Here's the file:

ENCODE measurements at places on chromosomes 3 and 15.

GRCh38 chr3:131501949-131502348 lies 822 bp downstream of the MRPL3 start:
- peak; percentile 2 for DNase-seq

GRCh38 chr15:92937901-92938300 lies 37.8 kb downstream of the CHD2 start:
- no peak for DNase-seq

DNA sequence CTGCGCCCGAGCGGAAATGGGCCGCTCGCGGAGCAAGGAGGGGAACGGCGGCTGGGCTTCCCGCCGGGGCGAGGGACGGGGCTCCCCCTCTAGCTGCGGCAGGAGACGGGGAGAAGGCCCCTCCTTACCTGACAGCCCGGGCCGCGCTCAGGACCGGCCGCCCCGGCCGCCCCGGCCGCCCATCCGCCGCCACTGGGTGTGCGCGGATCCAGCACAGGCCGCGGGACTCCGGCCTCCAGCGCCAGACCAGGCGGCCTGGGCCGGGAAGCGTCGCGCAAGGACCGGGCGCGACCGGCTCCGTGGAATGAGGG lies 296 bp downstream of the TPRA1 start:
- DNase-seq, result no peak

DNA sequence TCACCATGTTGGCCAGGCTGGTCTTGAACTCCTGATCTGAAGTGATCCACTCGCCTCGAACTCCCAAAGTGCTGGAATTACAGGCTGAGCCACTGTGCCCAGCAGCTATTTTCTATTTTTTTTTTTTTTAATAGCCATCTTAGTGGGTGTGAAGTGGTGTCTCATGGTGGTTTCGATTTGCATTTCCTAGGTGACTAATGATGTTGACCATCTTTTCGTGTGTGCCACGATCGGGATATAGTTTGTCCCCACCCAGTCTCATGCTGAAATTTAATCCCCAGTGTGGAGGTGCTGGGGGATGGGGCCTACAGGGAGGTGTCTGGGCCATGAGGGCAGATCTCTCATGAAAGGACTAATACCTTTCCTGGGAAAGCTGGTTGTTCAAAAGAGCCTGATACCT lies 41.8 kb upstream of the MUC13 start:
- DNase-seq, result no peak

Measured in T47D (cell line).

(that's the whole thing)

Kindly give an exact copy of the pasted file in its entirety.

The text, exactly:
ENCODE measurements at places on chromosomes 3 and 15.

GRCh38 chr3:131501949-131502348 lies 822 bp downstream of the MRPL3 start:
- peak; percentile 2 for DNase-seq

GRCh38 chr15:92937901-92938300 lies 37.8 kb downstream of the CHD2 start:
- no peak for DNase-seq

DNA sequence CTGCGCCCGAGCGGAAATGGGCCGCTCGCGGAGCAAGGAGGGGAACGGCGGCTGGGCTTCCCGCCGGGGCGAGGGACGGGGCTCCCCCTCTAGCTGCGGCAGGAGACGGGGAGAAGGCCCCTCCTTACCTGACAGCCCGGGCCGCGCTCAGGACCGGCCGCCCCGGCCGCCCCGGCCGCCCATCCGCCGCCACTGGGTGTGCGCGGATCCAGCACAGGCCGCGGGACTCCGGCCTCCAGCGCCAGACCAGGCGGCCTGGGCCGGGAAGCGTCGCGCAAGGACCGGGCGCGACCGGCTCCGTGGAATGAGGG lies 296 bp downstream of the TPRA1 start:
- DNase-seq, result no peak

DNA sequence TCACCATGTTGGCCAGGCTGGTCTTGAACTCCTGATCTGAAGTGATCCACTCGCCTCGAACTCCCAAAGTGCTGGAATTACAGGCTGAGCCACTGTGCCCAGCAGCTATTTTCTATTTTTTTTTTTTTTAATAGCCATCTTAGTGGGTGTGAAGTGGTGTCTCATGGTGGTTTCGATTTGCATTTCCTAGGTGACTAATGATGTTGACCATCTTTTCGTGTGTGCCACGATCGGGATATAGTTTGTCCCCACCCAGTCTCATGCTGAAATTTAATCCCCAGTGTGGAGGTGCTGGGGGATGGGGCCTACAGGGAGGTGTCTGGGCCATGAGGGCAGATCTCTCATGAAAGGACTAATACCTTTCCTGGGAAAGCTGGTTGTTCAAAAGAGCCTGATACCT lies 41.8 kb upstream of the MUC13 start:
- DNase-seq, result no peak

Measured in T47D (cell line).